Please use this identifier to cite or link to this item: https://hdl.handle.net/1959.11/11936
Title: Control Cognitions and Causal Attributions as Predictors of Fatigue Severity in a Community Sample
Contributor(s): Wells, Lesley (author); Thorsteinsson, Einar B  (author)orcid ; Brown, Rhonda  (author)
Publication Date: 2012
DOI: 10.1080/00224545.2011.586655
Handle Link: https://hdl.handle.net/1959.11/11936
Abstract: Control cognitions and causal attributions of fatigue were examined in relation to Weiner's Causal Attribution theory in a community sample. Participants were 97 females and 43 males, aged 18-83 years. Weiner's dimensions of stability and uncontrollability and physical and psychosocial attributions of fatigue were related to fatigue severity. Escape-avoidance coping mediated between psychosocial causal attributions of fatigue to fatigue; whereas planful problem-solving and exercise moderated between stability cognitions to fatigue and psychosocial attributions of fatigue to fatigue, respectively. This, the cause(s) of fatigue were perceived as stable, uncontrollable, and involving physical and psychosocial factors, participants reported worse fatigue. Taken together, the results suggest that fatigue treatments may be most effective when they are tailored or matched to the belief systems of the individuals with fatigue.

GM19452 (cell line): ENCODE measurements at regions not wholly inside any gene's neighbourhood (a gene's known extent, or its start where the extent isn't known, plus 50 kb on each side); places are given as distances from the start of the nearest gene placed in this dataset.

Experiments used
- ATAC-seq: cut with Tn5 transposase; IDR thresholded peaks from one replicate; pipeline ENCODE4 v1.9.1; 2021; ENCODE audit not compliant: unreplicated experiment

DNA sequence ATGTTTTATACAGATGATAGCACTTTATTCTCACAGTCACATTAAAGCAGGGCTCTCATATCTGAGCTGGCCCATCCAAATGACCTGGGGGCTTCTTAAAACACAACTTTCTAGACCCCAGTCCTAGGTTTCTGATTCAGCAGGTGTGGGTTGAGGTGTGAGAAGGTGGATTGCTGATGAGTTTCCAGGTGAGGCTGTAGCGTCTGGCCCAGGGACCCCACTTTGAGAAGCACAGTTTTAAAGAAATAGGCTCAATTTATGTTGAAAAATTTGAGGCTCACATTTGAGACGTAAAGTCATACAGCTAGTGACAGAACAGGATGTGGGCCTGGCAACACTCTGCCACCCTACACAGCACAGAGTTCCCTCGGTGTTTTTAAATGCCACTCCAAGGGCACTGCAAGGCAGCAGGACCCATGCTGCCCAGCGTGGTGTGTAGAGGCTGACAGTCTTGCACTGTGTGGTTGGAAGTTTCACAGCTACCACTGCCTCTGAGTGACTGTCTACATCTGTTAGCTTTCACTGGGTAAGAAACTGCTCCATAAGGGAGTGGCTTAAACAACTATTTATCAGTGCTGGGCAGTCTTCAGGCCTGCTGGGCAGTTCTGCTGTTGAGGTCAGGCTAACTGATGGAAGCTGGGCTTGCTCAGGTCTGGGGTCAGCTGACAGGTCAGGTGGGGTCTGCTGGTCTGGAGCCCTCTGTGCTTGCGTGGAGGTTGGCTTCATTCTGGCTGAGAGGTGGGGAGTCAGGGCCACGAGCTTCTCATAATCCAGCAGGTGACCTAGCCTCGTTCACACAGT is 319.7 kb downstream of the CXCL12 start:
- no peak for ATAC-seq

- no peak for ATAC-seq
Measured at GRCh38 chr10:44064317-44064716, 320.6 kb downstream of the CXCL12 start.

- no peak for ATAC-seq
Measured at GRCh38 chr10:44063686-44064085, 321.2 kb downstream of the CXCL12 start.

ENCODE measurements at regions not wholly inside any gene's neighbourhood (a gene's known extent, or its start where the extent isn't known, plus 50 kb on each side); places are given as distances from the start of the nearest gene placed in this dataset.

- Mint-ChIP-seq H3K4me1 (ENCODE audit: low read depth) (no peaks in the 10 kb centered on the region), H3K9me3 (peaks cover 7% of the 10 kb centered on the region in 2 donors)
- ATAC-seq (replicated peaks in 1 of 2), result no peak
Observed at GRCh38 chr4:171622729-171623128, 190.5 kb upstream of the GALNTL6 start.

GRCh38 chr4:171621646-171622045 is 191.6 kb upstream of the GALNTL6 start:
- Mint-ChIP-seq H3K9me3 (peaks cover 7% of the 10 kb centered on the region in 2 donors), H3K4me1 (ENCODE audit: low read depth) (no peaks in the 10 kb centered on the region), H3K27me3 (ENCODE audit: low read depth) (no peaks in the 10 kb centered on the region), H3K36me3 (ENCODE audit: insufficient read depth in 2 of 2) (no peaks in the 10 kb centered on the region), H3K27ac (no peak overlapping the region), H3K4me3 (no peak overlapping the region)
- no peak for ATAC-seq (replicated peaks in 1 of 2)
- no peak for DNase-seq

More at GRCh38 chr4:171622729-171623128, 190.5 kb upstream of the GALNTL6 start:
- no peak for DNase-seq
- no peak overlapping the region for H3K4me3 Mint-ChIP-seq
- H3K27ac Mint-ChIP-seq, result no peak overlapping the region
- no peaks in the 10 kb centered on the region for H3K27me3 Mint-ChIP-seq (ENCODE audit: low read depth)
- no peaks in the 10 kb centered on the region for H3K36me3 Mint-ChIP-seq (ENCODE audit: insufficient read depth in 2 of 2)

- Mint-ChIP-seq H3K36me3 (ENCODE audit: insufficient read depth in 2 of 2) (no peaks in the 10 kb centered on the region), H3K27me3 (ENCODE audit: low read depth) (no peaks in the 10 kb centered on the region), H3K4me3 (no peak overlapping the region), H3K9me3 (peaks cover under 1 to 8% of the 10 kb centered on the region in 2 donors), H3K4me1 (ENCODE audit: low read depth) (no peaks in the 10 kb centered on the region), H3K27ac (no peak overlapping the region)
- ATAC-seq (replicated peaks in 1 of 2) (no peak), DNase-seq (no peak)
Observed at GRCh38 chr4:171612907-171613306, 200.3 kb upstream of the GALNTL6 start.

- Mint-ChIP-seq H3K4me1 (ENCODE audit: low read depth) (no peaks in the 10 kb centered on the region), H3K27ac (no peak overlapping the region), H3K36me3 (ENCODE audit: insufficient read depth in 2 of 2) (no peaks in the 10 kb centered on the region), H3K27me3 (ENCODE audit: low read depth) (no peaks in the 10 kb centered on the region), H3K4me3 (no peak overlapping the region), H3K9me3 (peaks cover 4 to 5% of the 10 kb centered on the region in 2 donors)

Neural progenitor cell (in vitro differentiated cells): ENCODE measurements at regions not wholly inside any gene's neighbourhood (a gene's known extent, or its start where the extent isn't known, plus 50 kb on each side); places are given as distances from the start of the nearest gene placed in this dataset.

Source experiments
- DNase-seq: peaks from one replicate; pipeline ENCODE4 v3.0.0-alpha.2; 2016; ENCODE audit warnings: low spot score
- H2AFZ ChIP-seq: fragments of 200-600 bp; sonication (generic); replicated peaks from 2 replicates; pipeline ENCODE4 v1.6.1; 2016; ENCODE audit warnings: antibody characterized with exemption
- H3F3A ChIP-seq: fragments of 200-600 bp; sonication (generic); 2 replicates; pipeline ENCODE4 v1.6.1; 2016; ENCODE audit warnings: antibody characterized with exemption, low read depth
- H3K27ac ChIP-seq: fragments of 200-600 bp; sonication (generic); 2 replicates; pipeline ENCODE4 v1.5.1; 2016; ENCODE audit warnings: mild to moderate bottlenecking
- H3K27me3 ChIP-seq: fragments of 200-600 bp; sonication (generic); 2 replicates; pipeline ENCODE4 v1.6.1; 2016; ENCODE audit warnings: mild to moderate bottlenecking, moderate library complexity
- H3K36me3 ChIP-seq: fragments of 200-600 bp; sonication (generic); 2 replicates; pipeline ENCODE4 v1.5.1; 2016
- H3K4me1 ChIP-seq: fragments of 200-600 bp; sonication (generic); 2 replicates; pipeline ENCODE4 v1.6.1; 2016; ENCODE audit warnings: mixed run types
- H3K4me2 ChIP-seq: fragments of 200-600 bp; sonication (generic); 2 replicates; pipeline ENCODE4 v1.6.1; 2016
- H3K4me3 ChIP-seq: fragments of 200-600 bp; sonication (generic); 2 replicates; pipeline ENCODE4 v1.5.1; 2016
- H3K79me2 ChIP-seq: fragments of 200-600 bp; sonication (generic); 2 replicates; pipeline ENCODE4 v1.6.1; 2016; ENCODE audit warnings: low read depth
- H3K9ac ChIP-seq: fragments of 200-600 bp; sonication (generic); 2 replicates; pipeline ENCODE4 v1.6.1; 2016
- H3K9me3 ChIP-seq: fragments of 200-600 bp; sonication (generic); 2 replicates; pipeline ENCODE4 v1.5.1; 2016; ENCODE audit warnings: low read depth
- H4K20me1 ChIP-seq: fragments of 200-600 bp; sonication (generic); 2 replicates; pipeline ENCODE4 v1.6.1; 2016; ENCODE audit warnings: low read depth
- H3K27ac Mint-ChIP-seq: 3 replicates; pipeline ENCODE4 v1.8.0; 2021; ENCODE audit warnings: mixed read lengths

Publication Type: Journal Article
Source of Publication: Journal of Social Psychology, 152(2), p. 185-198
Publisher: Psychology Press
Place of Publication: United States of America
ISSN: 1940-1183
0022-4545
Field of Research (FOR): 170106 Health, Clinical and Counselling Psychology
170199 Psychology not elsewhere classified
Socio-Economic Outcome Codes: 929999 Health not elsewhere classified
Peer Reviewed: Yes
HERDC Category Description: C1 Refereed Article in a Scholarly Journal
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